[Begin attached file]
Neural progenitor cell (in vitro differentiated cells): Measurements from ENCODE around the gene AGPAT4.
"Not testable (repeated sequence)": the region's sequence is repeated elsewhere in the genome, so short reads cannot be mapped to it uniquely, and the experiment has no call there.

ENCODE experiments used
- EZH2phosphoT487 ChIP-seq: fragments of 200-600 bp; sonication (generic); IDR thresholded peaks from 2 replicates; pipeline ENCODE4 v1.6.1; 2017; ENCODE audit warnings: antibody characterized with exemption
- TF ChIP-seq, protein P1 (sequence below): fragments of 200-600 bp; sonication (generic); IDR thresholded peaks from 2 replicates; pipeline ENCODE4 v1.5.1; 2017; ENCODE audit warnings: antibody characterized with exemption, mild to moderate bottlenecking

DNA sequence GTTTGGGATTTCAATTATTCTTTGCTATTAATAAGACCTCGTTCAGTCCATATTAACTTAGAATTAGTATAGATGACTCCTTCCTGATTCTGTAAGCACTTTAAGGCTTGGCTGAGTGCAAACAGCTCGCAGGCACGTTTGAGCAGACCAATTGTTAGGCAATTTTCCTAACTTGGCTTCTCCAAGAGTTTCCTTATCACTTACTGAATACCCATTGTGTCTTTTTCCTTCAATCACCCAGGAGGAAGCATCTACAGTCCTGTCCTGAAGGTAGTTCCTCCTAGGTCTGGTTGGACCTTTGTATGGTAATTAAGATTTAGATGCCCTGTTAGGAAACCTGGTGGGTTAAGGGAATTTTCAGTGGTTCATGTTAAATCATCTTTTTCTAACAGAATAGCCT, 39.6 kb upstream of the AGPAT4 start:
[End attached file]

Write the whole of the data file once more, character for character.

Neural progenitor cell (in vitro differentiated cells): Measurements from ENCODE around the gene AGPAT4.
"Not testable (repeated sequence)": the region's sequence is repeated elsewhere in the genome, so short reads cannot be mapped to it uniquely, and the experiment has no call there.

ENCODE experiments used
- EZH2phosphoT487 ChIP-seq: fragments of 200-600 bp; sonication (generic); IDR thresholded peaks from 2 replicates; pipeline ENCODE4 v1.6.1; 2017; ENCODE audit warnings: antibody characterized with exemption
- TF ChIP-seq, protein P1 (sequence below): fragments of 200-600 bp; sonication (generic); IDR thresholded peaks from 2 replicates; pipeline ENCODE4 v1.5.1; 2017; ENCODE audit warnings: antibody characterized with exemption, mild to moderate bottlenecking

DNA sequence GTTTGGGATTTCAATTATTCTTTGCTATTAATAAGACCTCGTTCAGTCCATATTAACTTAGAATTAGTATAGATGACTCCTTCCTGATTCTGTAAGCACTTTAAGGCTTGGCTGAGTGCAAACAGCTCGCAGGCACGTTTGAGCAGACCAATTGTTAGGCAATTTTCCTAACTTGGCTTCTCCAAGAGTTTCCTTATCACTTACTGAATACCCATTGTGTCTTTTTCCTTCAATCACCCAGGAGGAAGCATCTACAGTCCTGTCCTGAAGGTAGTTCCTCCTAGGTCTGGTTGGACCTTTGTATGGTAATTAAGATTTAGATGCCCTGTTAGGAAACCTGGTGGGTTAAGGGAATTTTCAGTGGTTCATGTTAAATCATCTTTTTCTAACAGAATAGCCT, 39.6 kb upstream of the AGPAT4 start: